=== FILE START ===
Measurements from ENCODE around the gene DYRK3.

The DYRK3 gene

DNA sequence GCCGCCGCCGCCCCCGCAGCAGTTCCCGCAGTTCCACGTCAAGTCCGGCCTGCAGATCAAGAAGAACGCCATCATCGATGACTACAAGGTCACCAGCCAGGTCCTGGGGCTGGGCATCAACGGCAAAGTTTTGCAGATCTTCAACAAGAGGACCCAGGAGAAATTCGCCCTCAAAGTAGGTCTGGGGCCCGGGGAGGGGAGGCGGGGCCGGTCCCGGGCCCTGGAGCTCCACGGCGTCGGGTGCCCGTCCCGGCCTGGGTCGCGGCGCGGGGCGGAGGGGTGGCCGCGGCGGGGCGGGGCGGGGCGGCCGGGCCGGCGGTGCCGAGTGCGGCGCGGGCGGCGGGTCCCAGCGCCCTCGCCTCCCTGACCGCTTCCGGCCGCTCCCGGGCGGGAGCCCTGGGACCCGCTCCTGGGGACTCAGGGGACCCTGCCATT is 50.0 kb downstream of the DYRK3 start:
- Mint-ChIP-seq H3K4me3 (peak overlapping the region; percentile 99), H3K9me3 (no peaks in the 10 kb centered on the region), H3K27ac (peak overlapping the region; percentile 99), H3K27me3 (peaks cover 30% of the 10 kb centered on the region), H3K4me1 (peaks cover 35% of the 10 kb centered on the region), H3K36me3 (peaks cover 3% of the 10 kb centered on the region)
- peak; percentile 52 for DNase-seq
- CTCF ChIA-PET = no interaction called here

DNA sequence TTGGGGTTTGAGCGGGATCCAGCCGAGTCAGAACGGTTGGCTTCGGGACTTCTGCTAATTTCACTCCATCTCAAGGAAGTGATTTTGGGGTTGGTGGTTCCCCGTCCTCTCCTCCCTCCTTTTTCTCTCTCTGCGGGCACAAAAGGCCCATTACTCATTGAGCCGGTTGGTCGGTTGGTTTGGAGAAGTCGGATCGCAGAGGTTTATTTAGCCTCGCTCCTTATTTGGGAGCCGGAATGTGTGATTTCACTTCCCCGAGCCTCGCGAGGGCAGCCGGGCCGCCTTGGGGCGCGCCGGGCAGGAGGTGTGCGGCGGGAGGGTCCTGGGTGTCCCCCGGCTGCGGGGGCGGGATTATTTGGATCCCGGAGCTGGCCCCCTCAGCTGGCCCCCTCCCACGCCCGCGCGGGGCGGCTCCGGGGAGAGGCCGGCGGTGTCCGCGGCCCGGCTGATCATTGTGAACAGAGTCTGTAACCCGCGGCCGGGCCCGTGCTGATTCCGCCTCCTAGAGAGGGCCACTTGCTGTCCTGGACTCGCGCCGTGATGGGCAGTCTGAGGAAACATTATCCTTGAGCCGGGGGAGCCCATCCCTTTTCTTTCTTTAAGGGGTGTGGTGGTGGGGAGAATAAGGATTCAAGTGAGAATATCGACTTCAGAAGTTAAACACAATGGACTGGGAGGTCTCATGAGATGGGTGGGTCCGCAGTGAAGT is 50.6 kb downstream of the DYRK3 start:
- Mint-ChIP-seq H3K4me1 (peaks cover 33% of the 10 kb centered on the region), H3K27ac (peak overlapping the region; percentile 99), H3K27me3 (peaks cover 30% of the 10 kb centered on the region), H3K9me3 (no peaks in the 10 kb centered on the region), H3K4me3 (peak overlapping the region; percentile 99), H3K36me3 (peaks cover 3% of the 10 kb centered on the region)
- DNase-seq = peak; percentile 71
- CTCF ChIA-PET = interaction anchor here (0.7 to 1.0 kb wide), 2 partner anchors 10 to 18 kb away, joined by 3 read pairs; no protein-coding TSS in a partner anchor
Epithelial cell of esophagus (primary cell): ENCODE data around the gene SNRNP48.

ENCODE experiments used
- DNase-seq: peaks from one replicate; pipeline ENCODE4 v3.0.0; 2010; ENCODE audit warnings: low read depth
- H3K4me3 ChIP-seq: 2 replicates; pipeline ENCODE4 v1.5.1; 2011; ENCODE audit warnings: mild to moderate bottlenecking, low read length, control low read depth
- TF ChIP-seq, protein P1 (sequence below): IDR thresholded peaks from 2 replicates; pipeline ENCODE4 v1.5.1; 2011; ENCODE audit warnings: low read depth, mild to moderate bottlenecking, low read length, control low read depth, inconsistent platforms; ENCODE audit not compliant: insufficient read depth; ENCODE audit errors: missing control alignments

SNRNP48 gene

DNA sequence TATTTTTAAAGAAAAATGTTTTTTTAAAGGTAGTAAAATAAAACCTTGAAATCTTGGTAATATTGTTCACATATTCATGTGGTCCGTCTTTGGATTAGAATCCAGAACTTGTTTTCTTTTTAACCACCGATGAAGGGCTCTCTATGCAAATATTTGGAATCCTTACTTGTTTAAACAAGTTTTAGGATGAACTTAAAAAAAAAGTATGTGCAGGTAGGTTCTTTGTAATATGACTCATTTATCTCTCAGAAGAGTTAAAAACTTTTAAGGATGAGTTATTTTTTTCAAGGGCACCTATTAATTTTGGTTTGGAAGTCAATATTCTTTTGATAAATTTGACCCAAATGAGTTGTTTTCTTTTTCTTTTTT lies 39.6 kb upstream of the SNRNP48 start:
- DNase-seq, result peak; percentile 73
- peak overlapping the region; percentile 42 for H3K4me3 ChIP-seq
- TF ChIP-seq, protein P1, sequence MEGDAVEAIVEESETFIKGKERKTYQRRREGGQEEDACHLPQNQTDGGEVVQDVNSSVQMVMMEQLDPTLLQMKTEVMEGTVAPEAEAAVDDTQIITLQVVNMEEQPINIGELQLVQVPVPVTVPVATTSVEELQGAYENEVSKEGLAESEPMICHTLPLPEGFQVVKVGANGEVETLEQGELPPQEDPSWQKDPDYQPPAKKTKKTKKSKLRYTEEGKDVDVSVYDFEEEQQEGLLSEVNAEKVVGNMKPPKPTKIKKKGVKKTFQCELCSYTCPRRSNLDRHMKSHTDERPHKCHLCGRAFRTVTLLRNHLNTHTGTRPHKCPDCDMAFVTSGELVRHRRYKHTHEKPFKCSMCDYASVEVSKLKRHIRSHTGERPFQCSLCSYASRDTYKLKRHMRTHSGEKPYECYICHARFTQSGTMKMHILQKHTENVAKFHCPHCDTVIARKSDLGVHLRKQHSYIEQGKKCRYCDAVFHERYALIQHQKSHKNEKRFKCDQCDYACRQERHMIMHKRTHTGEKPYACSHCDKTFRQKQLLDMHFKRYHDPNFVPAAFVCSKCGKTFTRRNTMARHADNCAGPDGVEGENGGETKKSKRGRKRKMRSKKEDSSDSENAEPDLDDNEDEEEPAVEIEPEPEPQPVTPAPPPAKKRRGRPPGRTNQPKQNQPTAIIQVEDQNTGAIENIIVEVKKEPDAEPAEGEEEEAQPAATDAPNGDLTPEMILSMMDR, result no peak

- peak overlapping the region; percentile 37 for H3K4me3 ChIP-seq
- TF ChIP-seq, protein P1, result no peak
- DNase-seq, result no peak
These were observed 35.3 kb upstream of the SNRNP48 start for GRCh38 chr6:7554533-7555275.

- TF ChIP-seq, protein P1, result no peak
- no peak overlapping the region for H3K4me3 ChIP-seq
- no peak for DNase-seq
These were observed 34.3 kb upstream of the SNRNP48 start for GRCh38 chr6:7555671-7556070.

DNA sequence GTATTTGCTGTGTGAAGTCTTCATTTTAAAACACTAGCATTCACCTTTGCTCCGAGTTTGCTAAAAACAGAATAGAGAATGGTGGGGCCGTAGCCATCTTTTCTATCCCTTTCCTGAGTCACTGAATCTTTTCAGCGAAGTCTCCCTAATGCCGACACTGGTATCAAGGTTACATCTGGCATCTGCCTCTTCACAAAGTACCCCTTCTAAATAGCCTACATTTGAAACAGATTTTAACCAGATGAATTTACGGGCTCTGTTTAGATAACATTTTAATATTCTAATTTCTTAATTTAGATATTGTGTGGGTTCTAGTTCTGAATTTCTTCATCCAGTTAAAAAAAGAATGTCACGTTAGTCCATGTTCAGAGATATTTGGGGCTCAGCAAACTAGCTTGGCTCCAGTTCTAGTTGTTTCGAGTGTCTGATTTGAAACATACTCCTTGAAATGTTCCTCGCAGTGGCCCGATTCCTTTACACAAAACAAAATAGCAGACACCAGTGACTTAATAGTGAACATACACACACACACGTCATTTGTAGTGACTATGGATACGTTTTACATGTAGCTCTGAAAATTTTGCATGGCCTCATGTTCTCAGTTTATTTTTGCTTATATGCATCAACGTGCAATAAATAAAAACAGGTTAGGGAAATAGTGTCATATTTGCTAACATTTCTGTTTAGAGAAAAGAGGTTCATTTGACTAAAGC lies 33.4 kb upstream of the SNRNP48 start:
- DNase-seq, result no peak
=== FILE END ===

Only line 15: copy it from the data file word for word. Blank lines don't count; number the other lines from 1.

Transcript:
- TF ChIP-seq, protein P1 (sequence below): IDR thresholded peaks from 2 replicates; pipeline ENCODE4 v1.5.1; 2011; ENCODE audit warnings: low read depth, mild to moderate bottlenecking, low read length, control low read depth, inconsistent platforms; ENCODE audit not compliant: insufficient read depth; ENCODE audit errors: missing control alignments